During the day, Tracy Price pilots Boeing 737s through the skies.
But when he's not in the cockpit, one of his real passions is trying
to get the property taxes lowered on his colonial in Fairfax
"The increase in my property taxes over the past seven years is
enough money to pay for college for both my sons," says Mr. Price,
who is a member of VOTORS, a grass-roots group pushing for a
Across the country, homeowners are waging revolts as property
taxes post massive gains. Faced with these protests, legislatures
are considering ways to provide relief:
* Besides implementing a two-year cap on property taxes, Nevada
is studying a constitutional amendment that would change the way
property taxes are figured.
* Maine is picking up a larger share of education costs, which
may lower property taxes.
* Voters in New Jersey are trying to force a constitutional
convention that would reform property taxes. The State House has to
authorize the convention.
"Almost every state is looking at some form of property-tax cap,"
says Myron Orfield, an expert on property taxes and a law professor
at the University of Minnesota in Minneapolis. "It's a 'perfect
storm' for property taxes: There are rapidly increasing home values
while states are not keeping up with their contributions to school
The talk of a real estate bubble is causing additional angst
because many homeowners are afraid that their taxes may be based on
a market value that no longer exists. "If northern Virginia is any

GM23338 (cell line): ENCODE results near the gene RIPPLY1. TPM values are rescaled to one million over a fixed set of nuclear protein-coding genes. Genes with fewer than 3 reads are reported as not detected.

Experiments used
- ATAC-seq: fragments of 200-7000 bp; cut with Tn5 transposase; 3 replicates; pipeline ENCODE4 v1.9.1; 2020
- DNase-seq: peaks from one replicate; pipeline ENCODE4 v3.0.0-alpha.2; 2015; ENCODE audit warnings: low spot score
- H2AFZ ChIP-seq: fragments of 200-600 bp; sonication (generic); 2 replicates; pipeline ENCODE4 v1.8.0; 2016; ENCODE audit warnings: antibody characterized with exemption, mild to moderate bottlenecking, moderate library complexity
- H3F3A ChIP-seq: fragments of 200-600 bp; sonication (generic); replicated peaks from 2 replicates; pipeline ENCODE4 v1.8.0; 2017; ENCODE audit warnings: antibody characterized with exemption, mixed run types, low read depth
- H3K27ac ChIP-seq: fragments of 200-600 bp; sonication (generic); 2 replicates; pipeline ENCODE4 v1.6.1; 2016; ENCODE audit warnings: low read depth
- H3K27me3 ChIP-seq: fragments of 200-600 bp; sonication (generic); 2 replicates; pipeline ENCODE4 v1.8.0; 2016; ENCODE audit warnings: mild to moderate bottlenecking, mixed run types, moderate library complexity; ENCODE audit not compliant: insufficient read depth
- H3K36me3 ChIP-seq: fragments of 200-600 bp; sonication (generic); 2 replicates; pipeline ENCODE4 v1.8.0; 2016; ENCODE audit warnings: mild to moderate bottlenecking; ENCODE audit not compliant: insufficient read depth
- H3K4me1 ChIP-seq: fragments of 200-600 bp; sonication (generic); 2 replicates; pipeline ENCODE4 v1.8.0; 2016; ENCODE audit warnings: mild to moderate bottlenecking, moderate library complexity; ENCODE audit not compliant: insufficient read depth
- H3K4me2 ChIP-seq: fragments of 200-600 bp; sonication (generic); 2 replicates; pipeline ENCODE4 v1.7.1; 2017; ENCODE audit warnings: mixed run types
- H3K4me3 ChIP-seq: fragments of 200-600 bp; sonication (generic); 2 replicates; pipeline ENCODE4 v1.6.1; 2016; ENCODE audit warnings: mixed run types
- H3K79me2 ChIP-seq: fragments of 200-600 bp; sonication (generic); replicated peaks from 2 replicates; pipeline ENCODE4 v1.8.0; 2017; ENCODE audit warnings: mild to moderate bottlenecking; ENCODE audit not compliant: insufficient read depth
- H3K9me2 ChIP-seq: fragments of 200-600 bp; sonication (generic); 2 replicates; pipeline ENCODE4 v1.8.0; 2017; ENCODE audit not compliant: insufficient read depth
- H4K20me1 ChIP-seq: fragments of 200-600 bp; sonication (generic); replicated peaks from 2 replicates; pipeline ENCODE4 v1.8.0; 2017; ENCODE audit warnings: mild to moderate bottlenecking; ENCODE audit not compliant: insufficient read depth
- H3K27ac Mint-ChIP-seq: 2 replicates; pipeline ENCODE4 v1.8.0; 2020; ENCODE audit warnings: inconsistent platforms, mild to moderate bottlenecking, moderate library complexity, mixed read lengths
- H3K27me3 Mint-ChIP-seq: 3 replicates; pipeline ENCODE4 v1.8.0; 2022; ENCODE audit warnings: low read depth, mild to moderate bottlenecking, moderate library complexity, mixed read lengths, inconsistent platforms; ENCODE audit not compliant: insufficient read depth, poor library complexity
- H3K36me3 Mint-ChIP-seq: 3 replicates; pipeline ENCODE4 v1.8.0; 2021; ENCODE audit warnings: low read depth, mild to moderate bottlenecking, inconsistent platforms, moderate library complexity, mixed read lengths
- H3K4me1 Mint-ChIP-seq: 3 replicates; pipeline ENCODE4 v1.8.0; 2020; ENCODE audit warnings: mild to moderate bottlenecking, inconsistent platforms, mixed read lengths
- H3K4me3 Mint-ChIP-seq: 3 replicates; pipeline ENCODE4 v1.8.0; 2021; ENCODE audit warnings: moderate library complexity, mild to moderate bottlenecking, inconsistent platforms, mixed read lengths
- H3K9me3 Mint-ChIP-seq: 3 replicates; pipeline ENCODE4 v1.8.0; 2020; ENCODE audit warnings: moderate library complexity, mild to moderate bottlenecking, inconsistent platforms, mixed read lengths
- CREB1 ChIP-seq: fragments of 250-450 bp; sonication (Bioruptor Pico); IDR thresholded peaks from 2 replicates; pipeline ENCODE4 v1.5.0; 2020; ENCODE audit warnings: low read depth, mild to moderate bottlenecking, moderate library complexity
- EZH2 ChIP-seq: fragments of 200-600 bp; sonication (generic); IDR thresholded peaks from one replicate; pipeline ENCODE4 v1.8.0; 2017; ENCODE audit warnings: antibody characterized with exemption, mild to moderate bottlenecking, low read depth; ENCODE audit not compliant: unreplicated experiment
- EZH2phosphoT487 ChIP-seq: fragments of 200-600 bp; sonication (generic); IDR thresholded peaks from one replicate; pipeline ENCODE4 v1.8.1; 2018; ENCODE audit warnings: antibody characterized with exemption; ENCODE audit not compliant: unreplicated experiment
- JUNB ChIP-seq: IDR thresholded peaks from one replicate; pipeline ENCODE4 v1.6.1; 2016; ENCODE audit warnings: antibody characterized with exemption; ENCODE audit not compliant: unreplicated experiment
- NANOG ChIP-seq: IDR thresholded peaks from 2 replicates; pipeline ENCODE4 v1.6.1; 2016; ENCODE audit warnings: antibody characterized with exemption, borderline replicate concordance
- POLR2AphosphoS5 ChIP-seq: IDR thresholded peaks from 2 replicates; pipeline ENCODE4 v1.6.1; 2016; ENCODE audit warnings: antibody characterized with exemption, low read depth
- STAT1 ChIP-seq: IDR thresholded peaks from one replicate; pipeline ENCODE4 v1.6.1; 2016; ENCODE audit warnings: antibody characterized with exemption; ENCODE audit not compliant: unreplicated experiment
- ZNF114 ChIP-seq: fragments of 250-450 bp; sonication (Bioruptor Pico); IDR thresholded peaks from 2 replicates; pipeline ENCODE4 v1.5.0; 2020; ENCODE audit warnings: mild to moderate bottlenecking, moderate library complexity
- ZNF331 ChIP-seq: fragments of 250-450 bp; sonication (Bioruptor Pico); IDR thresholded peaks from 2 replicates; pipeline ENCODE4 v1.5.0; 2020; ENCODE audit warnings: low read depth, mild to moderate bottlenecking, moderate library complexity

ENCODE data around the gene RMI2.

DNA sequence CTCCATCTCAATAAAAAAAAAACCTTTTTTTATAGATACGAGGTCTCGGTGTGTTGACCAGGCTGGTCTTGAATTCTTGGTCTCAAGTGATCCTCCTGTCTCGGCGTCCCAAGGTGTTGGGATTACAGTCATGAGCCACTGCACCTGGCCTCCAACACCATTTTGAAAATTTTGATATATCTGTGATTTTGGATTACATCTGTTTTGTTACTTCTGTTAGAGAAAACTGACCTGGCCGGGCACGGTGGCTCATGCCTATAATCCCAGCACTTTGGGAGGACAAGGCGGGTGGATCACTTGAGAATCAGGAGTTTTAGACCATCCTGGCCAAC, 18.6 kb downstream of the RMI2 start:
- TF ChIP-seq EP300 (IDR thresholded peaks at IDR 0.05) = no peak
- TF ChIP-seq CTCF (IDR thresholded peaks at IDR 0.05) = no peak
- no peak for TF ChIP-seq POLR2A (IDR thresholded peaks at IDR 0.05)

guide, when it does burst, no local government is going to trim
spending. They didn't when the value of their housing stock dipped
in late 1989 and 1990," says William Ahern, a spokesman for the Tax
Foundation in Washington.
Some are particularly concerned about the impact of rising home
values on the elderly and those living on fixed incomes. Michigan,
for example, this year increased the eligibility for a tax-deferral
program on the basis of income. "They are expanding homestead
exemptions that may or may not be based on age," says Bert Waisanen,
a fiscal analyst at the National Conference of State Legislatures in
The pressure is particularly intense in some of the nation's
hottest real estate markets. Nevada, for one, last month signed into
law the two-year cap on property taxes, which limits increases to 3
percent a year on single-family primary residences and 8 percent on
commercial property and second homes.
Valued at $60 million
Behind the effort was a tax revolt started by the residents of
Incline Village, a small community on Lake Tahoe, about 35 miles
south of Reno. Property values, particularly along the lake, have
risen at eye-popping speed. Over the past year, the median price of
a home in Washoe County (which includes Reno) rose from the low
$200,000 level to more than $270,000. Along the lakefront, prices
are astronomical: One property is listed for sale at $60 million.
Some residents are paying as much as $75,000 a year in property
"It's a closed development - there is no more developable land -
so people can ask ridiculous prices and get it," says Ted Harris,
chairman of the tax-revolt committee of the Village League to Save
Incline Assets. "I'm retired and on fixed income, and I don't know
if two or three years down the road, I can afford to live in my
Right after it was finished in 1989, the Harris house was
assessed at about $400,000. Today, the assessor says it's worth $1. …